ASYMMETRIC ISSUES. This article on Democrats using free trade as a cudgel against their Republican opponents is an interesting one. In the abstract at least, free trade enjoys broad support. But trade, like abortion or taxes, is a voting issue. While "fair trade" isn't the most broadly agreed upon policy -- unlike the minimum wage or Canadian drug reimportation -- for the fraction of voters affected or unnerved by globalization, it moves them to the polls.
LISTEN UP.Mattnotes that Democrats actually held an unofficial oversight hearing on the Iraq War yesterday. "Naturally," he writes, "the press more-or-less entirely ignored this event, since people only report on the Democrats to mock them for being in 'disarray.'" True. Remember the Roll Call story from a couple days ago that Democrats were going to cease mentioning national security and the Iraq War and focus entirely on economic issues? That becomes a bit self-fulfilling if the press refuses to report Democratic events on national security and the Iraq War.
JUST POSTED ON TAP ONLINE: THEY'RE BACK.Laura Rozenreports on new evidence that some old and unsavory Iranian intelligence-peddlers are once again getting a hearing in Washington. Deja vu all over again.
THE �ESSENTIAL DILEMMA� RAISED BY THE NIE. A contact familiar with the April NIE on terrorism says that buried in the discussion of the report so far is this dilemma: �The report notes that �victory� in Iraq would be a blow to the jihadists, and that failure (especially if it led to the establishment of an al-Qaeda sanctuary or if veteran foreign jihadists dispersed out of Iraq to engage in terrorism in other parts of the world) would also be very bad. Thus, the report highlights the essential dilemma Iraq poses for the war on terror: staying fuels the al-Qaeda-inspired movement, creating a net increase in the terrorist threat; while leaving Iraq in chaos would also worsen the threat.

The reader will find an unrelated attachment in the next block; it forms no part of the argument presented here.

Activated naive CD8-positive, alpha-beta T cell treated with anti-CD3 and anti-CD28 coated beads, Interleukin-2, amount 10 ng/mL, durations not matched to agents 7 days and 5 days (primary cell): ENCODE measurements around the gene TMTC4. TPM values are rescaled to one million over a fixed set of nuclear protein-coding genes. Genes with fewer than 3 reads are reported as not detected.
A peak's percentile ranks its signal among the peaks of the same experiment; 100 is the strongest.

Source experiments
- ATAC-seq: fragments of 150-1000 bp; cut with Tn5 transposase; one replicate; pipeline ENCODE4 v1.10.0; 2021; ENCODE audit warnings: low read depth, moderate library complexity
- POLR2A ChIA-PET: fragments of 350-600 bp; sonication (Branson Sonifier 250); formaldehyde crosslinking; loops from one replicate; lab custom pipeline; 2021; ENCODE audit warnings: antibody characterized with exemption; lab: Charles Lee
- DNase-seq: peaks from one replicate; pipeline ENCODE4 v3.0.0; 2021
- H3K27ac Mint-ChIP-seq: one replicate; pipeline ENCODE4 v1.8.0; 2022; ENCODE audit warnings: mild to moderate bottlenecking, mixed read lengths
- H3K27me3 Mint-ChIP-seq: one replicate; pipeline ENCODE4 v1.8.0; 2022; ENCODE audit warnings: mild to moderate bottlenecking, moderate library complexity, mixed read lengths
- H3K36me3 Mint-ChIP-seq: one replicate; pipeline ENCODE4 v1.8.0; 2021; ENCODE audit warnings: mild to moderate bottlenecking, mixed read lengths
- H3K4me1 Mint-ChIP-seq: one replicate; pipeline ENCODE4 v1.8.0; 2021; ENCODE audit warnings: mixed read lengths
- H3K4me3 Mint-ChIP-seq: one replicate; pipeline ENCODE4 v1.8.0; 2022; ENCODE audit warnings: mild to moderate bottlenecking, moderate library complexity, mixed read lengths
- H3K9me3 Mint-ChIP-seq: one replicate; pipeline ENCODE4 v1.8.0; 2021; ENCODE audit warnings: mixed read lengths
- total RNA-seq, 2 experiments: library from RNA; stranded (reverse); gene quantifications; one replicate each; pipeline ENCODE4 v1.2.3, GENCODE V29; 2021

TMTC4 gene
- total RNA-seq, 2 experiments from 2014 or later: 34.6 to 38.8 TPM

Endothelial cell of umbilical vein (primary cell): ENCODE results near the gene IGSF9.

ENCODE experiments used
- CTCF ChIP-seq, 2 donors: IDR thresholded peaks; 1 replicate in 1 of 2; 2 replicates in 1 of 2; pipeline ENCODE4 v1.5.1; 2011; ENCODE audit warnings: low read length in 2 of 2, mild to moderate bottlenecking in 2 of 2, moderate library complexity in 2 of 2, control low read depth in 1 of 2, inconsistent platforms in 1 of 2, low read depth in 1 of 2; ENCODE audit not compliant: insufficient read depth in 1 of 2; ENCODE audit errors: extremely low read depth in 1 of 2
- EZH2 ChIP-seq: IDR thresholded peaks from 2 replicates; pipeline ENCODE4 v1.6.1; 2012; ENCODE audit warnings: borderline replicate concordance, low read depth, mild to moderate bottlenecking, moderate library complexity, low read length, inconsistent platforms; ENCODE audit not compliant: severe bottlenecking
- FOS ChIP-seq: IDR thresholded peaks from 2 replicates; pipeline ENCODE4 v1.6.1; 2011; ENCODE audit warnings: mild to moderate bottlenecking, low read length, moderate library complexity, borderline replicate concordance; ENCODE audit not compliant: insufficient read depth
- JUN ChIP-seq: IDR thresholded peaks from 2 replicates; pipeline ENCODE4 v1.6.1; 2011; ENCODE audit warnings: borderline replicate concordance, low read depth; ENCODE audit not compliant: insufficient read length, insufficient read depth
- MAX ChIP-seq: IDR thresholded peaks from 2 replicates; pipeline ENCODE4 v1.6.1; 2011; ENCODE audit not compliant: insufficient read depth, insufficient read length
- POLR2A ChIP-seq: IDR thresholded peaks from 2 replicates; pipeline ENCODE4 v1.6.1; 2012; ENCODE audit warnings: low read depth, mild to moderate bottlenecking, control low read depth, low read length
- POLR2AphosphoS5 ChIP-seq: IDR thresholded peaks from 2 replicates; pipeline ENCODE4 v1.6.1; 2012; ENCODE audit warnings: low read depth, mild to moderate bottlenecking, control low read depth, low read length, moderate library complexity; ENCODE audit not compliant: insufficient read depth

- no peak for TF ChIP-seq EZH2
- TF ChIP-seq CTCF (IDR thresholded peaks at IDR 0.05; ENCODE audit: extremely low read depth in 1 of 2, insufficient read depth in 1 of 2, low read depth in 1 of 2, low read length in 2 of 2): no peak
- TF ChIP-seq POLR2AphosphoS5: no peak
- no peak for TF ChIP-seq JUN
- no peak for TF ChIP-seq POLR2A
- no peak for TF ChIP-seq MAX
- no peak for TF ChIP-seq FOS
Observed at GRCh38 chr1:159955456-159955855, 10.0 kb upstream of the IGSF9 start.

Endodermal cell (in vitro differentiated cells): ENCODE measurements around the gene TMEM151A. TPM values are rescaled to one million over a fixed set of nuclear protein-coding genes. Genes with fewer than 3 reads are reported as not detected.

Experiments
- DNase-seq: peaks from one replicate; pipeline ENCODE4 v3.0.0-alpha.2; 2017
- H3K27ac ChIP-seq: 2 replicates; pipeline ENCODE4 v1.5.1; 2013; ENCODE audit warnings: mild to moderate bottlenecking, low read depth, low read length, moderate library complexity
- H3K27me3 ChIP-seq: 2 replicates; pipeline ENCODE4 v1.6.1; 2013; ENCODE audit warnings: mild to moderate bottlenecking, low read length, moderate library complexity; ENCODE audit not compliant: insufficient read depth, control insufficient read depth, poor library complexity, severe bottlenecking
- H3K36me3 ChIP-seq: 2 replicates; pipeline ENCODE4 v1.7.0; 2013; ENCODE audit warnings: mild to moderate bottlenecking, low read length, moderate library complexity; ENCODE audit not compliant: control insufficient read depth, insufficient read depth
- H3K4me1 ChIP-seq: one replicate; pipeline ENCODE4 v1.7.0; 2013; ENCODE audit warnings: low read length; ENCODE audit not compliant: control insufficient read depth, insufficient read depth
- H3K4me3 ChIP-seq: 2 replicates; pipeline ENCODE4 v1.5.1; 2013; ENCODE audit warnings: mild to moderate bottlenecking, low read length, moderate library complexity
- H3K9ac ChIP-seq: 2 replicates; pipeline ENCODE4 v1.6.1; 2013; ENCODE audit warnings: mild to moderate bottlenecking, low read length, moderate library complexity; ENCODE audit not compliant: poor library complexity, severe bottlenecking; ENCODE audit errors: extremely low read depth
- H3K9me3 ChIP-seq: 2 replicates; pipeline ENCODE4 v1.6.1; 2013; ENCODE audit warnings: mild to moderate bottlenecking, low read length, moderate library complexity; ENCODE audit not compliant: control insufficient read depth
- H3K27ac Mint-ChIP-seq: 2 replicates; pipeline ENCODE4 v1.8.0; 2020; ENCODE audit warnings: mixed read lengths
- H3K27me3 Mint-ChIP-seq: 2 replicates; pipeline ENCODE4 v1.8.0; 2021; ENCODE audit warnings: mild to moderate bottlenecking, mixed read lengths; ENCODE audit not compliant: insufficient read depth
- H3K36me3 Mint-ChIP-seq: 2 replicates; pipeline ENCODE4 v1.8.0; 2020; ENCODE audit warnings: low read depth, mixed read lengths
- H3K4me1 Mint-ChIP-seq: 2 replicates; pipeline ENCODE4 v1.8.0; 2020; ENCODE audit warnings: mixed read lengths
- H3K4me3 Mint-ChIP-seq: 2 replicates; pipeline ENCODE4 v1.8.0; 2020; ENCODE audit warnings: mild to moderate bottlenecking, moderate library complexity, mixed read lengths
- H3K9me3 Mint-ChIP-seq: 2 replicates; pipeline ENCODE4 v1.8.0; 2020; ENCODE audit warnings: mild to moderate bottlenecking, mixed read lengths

DEERHUNTER. The controversy over George Allen�s racial attitudes and behavior took another sudden turn -- for the worse, in Allen�s case -- yesterday with the release of a Salonstory in which Michael Scherer reports of accusations by three former friends of Allen�s who claim that the future senator used �nigger� as a frequent racial epithet.
SATAN NEEDS AN AGENT. The devil is certainly getting a lot of press these days. Not to be outdone by Venezuelan President Hugo Chavez, who last week called President George W. Bush the devil, the Rev. Jerry Falwell one-upped him by naming Hillary Clinton as something even worse than the devil. At the "Values Voter Summit" convened this past weekend by the Family Research Council, Rev. Falwell addressed a gathering of pastors. From the Los Angeles Times:
HOW CUTE. Yes, it's all fun, folks, until somebody ends up with Kinky Friedman as their governor. Eccentric vanity campaigns are a luxury nobody can afford any more, which is why an admittedly brilliant media guy like Bill Hillsman shouldn't be running around Texas trying to get this clown elected. If there's a worse raison d'etre for a candidate in 2006 than one that combines the notion that Anyone Can Do It with the now-wholly-discredited Naderite philosophy of Not-A-Dime's-Worth-Of-Difference, I can't think of one. They're debating torture in the U.S. Congress, folks. Seriously. Eyes on the ball, please.
Now that the data are showing that home prices are falling, news reports are again citing statements from the experts who told us that home prices would never fall. According to these experts, house prices declines are no big deal after the extraordinary appreciation of the last decade. The data indicate otherwise.
People have been borrowing against their homes at a rate of more than $700 billion a year. This borrowing has helped to sustain consumption in the wake of slow job growth and declining real wages. This borrowing explains the negative savings rate, a first since the beginning of the Great Depression.
Since many folks seem confused on the idea of free trade in doctors, let me make a few points that may help clarify the issue. First, we should think about trade in doctors like we think about trade in manufactured goods. When the Bush 1-Clinton administration wanted to increase trade in manufactured goods with Mexico, tariffs were not the issue. U.S. tariffs on Mexican manufactured goods were already very low (@2 percent, on average). The issue was setting up an institutional structure that guaranteed U.S. corporations security so that they could set up factories in Mexico without having to worry about expropriation, restrictions on repatriating profits, or other such concerns.